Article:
Q: You’ve been attending Play by Play Sports Broadcasting Camps since 2007, and this summer will be your final year. How have your experiences there helped you grow and develop as a sports journalist and what kind of affect have they had on you overall?

A: I don’t even know where to start on this one. Like I’ve always said, SBC has been the best week of my year for what will soon be nine years. I remember that at age nine, when everybody else wanted to be Superman or the president or part of N’SYNC, I wanted to be a sportscaster. That was just such a weird thing to carry around with you because nobody else wanted to do that. SBC showed me that there are people who knew exactly who Mel Allen was, people who loved sports as much as I did, people who got it. I’ve made some of the best friends I’m ever going to make at that place and I’ve had so much fun there that it’s unbelievable. Just talking into the microphone attached to the VCRs or computers playing SportsCenter Top 10 re-runs and competing in the PTI tournament just reaffirmed the notion that this is what I wanted to do for the rest of my life. I’m going to miss the hell out of that place after this summer, and hopefully I can come back one day and be a speaker.

Q: What’s kept you coming back to the Bay State, and the New Jersey camp all these years?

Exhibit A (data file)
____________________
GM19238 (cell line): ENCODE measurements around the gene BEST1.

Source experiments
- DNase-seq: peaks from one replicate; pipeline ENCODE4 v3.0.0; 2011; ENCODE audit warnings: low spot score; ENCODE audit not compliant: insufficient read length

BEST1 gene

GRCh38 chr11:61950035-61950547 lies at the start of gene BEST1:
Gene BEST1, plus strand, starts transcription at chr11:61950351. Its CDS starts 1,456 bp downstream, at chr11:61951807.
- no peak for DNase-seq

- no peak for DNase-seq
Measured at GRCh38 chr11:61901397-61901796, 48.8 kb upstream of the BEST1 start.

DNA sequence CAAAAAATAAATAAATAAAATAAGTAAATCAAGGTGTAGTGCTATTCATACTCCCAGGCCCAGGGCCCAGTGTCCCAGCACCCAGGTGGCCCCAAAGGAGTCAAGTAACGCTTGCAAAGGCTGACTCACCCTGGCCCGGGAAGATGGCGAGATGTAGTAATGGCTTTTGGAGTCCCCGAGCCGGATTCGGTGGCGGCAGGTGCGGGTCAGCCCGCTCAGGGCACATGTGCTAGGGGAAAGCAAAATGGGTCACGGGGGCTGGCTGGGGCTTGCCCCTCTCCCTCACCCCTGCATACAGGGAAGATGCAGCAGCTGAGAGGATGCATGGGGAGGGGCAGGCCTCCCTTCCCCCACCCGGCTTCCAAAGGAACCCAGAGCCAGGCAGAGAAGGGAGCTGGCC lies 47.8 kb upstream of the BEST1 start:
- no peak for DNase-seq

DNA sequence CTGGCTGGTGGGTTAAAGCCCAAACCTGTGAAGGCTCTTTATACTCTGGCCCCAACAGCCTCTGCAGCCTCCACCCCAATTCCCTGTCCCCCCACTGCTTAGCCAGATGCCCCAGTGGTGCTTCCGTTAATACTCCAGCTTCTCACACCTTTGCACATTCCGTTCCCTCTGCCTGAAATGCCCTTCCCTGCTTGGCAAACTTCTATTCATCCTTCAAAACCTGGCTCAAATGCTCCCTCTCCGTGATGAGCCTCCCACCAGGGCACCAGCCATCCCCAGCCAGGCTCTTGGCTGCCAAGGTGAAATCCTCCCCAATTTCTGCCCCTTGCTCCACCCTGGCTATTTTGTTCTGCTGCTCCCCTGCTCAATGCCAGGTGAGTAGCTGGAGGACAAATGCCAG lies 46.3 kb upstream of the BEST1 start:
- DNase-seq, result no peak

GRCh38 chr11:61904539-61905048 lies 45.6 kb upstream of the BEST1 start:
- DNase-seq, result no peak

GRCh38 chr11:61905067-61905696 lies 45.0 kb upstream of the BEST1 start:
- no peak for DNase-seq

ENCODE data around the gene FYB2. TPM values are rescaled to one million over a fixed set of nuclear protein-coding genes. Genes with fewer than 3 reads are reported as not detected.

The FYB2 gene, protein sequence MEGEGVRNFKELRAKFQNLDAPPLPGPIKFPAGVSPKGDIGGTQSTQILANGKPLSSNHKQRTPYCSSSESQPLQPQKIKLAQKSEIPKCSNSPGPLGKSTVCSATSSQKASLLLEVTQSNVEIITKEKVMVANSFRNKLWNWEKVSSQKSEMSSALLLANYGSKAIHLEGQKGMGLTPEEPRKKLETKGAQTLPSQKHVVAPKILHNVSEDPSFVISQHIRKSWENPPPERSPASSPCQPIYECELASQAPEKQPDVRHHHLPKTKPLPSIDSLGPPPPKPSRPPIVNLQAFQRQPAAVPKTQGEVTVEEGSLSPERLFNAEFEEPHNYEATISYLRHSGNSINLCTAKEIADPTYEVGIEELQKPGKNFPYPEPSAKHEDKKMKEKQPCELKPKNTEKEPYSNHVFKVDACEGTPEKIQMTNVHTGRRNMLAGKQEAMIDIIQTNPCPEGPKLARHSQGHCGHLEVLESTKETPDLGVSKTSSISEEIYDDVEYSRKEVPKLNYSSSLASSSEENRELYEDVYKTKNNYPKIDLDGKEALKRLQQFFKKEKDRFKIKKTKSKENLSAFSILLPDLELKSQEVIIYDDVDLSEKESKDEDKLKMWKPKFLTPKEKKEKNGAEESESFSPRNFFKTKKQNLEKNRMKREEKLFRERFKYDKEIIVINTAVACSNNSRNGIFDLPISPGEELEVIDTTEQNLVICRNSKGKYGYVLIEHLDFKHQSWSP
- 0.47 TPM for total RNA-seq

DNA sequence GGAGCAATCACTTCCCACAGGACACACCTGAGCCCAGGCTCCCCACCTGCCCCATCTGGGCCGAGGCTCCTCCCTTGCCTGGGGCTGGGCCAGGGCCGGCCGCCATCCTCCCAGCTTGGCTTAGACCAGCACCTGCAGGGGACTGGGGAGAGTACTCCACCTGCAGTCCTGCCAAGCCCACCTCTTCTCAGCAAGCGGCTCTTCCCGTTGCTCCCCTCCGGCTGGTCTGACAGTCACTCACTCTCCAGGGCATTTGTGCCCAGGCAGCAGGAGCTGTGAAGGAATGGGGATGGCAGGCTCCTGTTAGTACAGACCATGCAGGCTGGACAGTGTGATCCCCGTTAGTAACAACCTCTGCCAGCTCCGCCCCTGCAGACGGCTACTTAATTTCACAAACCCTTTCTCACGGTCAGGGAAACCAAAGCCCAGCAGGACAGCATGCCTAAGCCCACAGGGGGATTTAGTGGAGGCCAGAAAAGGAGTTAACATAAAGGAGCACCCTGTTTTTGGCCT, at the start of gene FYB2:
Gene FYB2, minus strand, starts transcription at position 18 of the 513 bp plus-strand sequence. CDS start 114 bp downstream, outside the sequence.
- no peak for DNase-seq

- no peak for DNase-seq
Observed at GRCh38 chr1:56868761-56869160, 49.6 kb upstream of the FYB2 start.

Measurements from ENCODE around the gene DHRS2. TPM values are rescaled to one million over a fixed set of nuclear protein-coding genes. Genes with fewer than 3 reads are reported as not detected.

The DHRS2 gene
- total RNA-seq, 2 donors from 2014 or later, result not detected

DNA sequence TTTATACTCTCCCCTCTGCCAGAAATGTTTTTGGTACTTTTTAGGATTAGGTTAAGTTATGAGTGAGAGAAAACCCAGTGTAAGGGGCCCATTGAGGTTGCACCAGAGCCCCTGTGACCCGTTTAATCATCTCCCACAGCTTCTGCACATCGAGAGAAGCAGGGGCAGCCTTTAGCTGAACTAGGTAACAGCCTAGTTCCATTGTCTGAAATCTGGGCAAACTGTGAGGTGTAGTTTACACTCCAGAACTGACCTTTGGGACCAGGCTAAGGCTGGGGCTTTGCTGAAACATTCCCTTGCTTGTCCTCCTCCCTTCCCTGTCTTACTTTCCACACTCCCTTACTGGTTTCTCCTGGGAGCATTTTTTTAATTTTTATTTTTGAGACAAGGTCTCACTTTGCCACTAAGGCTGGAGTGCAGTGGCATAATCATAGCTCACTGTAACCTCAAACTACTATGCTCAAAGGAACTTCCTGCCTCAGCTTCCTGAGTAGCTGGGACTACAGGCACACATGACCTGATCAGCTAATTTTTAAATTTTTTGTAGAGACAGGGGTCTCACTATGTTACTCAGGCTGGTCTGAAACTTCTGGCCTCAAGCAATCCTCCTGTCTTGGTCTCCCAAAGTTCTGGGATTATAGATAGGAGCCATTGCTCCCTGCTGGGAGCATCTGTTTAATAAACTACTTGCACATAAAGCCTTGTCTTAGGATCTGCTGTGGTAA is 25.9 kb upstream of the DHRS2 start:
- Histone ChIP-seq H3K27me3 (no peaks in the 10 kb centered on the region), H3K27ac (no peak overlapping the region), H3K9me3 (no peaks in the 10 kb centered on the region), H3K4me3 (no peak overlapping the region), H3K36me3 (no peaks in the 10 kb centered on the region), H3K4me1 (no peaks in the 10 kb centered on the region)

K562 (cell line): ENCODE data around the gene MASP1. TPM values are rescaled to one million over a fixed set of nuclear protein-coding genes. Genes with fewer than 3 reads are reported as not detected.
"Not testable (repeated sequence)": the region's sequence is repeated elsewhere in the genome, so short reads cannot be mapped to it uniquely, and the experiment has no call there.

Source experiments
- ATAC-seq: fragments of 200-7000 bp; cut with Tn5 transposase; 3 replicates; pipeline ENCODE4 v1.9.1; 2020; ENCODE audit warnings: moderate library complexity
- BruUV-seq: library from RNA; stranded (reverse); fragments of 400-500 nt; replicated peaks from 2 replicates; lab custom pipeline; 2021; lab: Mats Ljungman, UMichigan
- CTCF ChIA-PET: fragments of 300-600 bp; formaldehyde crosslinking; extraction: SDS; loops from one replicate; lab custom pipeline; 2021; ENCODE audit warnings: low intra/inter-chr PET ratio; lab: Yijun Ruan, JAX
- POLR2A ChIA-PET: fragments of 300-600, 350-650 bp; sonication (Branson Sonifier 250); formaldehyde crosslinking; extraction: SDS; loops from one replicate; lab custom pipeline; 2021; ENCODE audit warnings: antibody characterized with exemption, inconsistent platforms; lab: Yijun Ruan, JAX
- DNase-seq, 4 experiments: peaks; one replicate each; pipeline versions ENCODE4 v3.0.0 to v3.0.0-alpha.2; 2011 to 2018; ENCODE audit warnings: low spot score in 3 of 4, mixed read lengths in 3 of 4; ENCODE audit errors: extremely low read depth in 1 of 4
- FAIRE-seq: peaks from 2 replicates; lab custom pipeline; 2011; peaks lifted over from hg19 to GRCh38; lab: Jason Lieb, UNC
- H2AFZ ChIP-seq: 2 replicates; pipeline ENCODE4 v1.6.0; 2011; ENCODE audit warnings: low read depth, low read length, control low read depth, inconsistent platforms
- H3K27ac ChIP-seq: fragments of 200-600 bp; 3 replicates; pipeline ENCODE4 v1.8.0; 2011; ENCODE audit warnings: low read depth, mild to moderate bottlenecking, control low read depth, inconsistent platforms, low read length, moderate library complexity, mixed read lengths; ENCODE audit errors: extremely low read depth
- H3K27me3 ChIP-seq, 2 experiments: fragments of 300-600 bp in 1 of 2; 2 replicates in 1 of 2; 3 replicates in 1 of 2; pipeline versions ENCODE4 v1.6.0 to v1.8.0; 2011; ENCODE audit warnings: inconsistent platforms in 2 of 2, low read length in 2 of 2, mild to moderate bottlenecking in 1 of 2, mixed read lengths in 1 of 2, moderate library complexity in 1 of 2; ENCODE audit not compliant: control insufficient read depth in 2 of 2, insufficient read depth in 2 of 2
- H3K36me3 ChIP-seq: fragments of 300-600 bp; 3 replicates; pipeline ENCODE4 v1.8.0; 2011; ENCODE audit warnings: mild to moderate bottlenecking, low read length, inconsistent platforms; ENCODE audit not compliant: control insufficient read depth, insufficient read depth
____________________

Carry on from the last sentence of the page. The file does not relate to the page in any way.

A: The thing that’s really kept me coming back- not just to Boston, but to New Jersey as well- has been the people. When you find a person or a group of people who truly get you, you know it instantly. That describes most of the people at SBC. They still get excited when Jeremy [Treatman, the camp’s founder] shows the One Shining Moment Kobe [Bryant] video, just like I do after all these years. They’re the only people I know for whom sports carries the same amount of disproportionate importance in life as they do for me. That’s what keeps me coming back every year: the people, the broadcasting, and the memories.

Q: Finally, what advice what you give to any other young prospective authors out there?

A: Go for it. Go. For. It. Believe in yourself, never stop improving, and don’t be afraid to put yourself out there. When I published The Football Volumes, I thought it was the best thing I could possibly write. Now, I read it and I think, “Wait a second, was this really the best I could do? This is it?” And I’ll probably feel that way about this upcoming book before long. I mention this because so many people are discouraged from writing because of self-doubt. I’ve found that not only will you end up being overly critical of what you wrote, but it’s that criticism that pushes you to go for it even more, to try new things and write in different ways. Really, I’d advise them to just write something, make it the best it can be, don’t be someone you’re not, and keep taking chances.

Goldstein’s Growing Up Green is set to be released in the spring and will be available online at bookstore.authorhouse.com for a price yet to be determined and The Football Volumes can be purchased for $14.95 at KidPub’s website or on Amazon.